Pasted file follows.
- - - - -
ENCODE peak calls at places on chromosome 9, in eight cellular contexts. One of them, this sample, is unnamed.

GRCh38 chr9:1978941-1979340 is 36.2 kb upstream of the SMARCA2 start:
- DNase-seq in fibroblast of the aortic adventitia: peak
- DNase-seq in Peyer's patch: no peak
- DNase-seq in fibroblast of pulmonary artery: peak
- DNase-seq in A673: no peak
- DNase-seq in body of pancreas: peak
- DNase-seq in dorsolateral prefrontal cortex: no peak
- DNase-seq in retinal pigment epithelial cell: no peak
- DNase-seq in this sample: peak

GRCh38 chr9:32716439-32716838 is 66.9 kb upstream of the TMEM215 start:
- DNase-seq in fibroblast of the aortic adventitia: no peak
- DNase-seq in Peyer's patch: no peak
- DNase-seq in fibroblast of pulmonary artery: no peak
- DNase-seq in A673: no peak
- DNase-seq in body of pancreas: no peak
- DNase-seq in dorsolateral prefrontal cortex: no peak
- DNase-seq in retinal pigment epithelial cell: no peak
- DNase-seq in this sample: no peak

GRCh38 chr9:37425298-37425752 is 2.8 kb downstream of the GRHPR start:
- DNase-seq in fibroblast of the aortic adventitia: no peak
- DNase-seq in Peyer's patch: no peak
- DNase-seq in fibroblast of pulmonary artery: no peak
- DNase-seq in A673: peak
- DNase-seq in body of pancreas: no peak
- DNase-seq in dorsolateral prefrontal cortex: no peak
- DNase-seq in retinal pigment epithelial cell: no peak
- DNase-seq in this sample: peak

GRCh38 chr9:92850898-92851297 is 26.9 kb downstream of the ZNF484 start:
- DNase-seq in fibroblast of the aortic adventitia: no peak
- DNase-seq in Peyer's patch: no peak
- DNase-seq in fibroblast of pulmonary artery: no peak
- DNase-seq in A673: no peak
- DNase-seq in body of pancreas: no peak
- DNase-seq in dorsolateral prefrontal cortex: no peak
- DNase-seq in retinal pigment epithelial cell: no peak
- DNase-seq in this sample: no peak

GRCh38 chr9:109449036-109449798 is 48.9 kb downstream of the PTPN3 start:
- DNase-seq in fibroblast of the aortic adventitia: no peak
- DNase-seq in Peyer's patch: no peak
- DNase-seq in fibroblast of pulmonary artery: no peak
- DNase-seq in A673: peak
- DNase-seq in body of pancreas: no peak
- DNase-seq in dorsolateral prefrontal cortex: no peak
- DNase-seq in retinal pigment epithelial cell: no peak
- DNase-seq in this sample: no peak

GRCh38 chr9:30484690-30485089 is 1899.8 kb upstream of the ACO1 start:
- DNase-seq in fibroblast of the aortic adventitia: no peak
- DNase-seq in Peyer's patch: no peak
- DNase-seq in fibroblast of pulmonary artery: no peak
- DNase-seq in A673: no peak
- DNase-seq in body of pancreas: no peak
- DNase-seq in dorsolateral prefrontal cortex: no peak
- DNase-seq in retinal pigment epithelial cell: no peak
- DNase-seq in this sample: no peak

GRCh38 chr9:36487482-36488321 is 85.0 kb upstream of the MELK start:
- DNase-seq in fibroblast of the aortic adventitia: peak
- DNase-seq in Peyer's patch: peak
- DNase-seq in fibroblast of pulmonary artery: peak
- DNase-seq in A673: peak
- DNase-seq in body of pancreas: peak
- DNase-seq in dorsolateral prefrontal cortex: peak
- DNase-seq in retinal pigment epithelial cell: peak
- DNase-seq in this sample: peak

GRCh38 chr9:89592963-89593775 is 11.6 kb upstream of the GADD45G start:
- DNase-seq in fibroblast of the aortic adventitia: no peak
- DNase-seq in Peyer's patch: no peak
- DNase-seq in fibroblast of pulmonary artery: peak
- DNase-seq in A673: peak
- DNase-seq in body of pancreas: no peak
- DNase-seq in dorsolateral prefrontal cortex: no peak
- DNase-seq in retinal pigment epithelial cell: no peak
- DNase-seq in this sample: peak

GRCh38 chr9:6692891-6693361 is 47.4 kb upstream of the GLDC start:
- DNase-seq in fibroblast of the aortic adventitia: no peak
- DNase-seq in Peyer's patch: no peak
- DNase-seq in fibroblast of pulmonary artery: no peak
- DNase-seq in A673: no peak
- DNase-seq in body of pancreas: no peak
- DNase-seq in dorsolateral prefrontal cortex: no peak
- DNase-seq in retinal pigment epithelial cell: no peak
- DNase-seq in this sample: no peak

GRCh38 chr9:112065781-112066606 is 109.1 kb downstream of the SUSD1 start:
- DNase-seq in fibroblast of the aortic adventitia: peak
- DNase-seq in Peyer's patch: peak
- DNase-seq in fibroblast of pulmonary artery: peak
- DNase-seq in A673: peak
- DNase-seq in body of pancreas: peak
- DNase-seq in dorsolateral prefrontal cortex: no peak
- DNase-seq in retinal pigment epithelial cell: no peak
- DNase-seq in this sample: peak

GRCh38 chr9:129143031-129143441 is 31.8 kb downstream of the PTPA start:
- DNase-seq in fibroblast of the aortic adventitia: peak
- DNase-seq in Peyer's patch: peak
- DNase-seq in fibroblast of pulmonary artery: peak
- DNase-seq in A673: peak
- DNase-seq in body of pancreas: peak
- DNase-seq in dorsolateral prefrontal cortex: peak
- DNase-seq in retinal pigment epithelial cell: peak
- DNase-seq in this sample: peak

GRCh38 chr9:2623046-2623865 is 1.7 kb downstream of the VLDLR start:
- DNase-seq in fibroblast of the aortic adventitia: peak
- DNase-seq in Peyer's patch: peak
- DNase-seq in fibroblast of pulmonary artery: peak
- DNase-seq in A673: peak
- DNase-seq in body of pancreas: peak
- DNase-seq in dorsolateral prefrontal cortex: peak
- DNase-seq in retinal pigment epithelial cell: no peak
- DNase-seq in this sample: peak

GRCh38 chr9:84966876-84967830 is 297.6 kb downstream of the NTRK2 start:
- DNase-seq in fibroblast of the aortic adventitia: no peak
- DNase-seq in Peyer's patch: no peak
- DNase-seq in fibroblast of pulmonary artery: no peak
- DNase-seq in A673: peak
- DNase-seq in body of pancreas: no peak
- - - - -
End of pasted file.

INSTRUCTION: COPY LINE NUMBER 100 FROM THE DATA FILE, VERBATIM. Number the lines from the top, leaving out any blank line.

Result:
- DNase-seq in this sample: peak